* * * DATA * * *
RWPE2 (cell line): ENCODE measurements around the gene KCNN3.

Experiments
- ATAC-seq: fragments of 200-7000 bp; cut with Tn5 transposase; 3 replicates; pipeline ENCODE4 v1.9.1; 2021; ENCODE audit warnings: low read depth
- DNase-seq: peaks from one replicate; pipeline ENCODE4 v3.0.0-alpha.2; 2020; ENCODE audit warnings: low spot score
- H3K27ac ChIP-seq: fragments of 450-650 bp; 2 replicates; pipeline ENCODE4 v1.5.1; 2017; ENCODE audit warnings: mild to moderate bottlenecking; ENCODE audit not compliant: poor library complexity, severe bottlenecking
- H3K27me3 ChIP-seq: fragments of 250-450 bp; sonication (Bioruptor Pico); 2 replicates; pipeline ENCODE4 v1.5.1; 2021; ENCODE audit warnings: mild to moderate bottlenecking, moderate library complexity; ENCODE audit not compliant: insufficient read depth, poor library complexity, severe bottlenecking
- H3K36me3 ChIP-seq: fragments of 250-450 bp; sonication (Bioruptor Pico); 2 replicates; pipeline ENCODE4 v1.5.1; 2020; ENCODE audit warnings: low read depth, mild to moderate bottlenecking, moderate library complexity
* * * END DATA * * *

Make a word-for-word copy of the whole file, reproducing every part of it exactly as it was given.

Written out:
RWPE2 (cell line): ENCODE measurements around the gene KCNN3.

Experiments
- ATAC-seq: fragments of 200-7000 bp; cut with Tn5 transposase; 3 replicates; pipeline ENCODE4 v1.9.1; 2021; ENCODE audit warnings: low read depth
- DNase-seq: peaks from one replicate; pipeline ENCODE4 v3.0.0-alpha.2; 2020; ENCODE audit warnings: low spot score
- H3K27ac ChIP-seq: fragments of 450-650 bp; 2 replicates; pipeline ENCODE4 v1.5.1; 2017; ENCODE audit warnings: mild to moderate bottlenecking; ENCODE audit not compliant: poor library complexity, severe bottlenecking
- H3K27me3 ChIP-seq: fragments of 250-450 bp; sonication (Bioruptor Pico); 2 replicates; pipeline ENCODE4 v1.5.1; 2021; ENCODE audit warnings: mild to moderate bottlenecking, moderate library complexity; ENCODE audit not compliant: insufficient read depth, poor library complexity, severe bottlenecking
- H3K36me3 ChIP-seq: fragments of 250-450 bp; sonication (Bioruptor Pico); 2 replicates; pipeline ENCODE4 v1.5.1; 2020; ENCODE audit warnings: low read depth, mild to moderate bottlenecking, moderate library complexity